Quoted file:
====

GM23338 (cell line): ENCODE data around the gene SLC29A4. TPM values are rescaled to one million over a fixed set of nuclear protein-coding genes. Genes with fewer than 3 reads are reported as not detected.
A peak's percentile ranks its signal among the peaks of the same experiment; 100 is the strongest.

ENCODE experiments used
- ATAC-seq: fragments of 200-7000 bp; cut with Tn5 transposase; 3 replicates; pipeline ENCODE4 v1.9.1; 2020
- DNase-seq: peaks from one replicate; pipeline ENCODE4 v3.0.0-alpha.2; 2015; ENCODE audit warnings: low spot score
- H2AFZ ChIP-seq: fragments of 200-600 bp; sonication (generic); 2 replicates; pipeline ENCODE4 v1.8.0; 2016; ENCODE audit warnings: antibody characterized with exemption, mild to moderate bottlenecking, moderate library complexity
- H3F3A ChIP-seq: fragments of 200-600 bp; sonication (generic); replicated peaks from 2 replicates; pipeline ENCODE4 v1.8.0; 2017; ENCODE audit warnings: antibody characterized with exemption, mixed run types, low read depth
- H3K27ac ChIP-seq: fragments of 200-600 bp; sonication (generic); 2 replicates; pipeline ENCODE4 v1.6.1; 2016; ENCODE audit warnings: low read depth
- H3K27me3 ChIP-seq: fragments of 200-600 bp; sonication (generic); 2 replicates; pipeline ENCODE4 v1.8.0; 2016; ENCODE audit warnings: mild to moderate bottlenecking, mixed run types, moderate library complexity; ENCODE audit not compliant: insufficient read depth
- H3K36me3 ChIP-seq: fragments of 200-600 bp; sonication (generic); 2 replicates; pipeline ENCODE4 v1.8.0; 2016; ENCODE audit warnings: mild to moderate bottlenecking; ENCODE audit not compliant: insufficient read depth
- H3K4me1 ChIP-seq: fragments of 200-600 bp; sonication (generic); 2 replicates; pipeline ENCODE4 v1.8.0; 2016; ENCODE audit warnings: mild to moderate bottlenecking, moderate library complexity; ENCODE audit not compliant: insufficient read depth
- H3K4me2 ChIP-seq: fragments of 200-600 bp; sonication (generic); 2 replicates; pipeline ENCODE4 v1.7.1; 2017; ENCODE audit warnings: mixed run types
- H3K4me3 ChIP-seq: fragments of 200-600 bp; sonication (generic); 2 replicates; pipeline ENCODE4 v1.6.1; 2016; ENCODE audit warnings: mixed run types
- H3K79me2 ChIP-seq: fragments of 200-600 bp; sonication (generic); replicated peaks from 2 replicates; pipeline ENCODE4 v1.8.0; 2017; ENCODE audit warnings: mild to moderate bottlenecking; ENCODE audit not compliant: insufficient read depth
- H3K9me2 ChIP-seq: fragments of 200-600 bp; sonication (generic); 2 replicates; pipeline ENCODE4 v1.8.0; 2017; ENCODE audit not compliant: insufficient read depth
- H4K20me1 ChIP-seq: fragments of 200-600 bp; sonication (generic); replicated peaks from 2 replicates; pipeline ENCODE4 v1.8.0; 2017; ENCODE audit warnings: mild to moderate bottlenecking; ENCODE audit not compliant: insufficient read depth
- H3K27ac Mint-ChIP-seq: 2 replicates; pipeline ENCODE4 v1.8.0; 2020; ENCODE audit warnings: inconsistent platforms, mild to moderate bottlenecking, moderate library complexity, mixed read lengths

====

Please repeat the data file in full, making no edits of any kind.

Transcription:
GM23338 (cell line): ENCODE data around the gene SLC29A4. TPM values are rescaled to one million over a fixed set of nuclear protein-coding genes. Genes with fewer than 3 reads are reported as not detected.
A peak's percentile ranks its signal among the peaks of the same experiment; 100 is the strongest.

ENCODE experiments used
- ATAC-seq: fragments of 200-7000 bp; cut with Tn5 transposase; 3 replicates; pipeline ENCODE4 v1.9.1; 2020
- DNase-seq: peaks from one replicate; pipeline ENCODE4 v3.0.0-alpha.2; 2015; ENCODE audit warnings: low spot score
- H2AFZ ChIP-seq: fragments of 200-600 bp; sonication (generic); 2 replicates; pipeline ENCODE4 v1.8.0; 2016; ENCODE audit warnings: antibody characterized with exemption, mild to moderate bottlenecking, moderate library complexity
- H3F3A ChIP-seq: fragments of 200-600 bp; sonication (generic); replicated peaks from 2 replicates; pipeline ENCODE4 v1.8.0; 2017; ENCODE audit warnings: antibody characterized with exemption, mixed run types, low read depth
- H3K27ac ChIP-seq: fragments of 200-600 bp; sonication (generic); 2 replicates; pipeline ENCODE4 v1.6.1; 2016; ENCODE audit warnings: low read depth
- H3K27me3 ChIP-seq: fragments of 200-600 bp; sonication (generic); 2 replicates; pipeline ENCODE4 v1.8.0; 2016; ENCODE audit warnings: mild to moderate bottlenecking, mixed run types, moderate library complexity; ENCODE audit not compliant: insufficient read depth
- H3K36me3 ChIP-seq: fragments of 200-600 bp; sonication (generic); 2 replicates; pipeline ENCODE4 v1.8.0; 2016; ENCODE audit warnings: mild to moderate bottlenecking; ENCODE audit not compliant: insufficient read depth
- H3K4me1 ChIP-seq: fragments of 200-600 bp; sonication (generic); 2 replicates; pipeline ENCODE4 v1.8.0; 2016; ENCODE audit warnings: mild to moderate bottlenecking, moderate library complexity; ENCODE audit not compliant: insufficient read depth
- H3K4me2 ChIP-seq: fragments of 200-600 bp; sonication (generic); 2 replicates; pipeline ENCODE4 v1.7.1; 2017; ENCODE audit warnings: mixed run types
- H3K4me3 ChIP-seq: fragments of 200-600 bp; sonication (generic); 2 replicates; pipeline ENCODE4 v1.6.1; 2016; ENCODE audit warnings: mixed run types
- H3K79me2 ChIP-seq: fragments of 200-600 bp; sonication (generic); replicated peaks from 2 replicates; pipeline ENCODE4 v1.8.0; 2017; ENCODE audit warnings: mild to moderate bottlenecking; ENCODE audit not compliant: insufficient read depth
- H3K9me2 ChIP-seq: fragments of 200-600 bp; sonication (generic); 2 replicates; pipeline ENCODE4 v1.8.0; 2017; ENCODE audit not compliant: insufficient read depth
- H4K20me1 ChIP-seq: fragments of 200-600 bp; sonication (generic); replicated peaks from 2 replicates; pipeline ENCODE4 v1.8.0; 2017; ENCODE audit warnings: mild to moderate bottlenecking; ENCODE audit not compliant: insufficient read depth
- H3K27ac Mint-ChIP-seq: 2 replicates; pipeline ENCODE4 v1.8.0; 2020; ENCODE audit warnings: inconsistent platforms, mild to moderate bottlenecking, moderate library complexity, mixed read lengths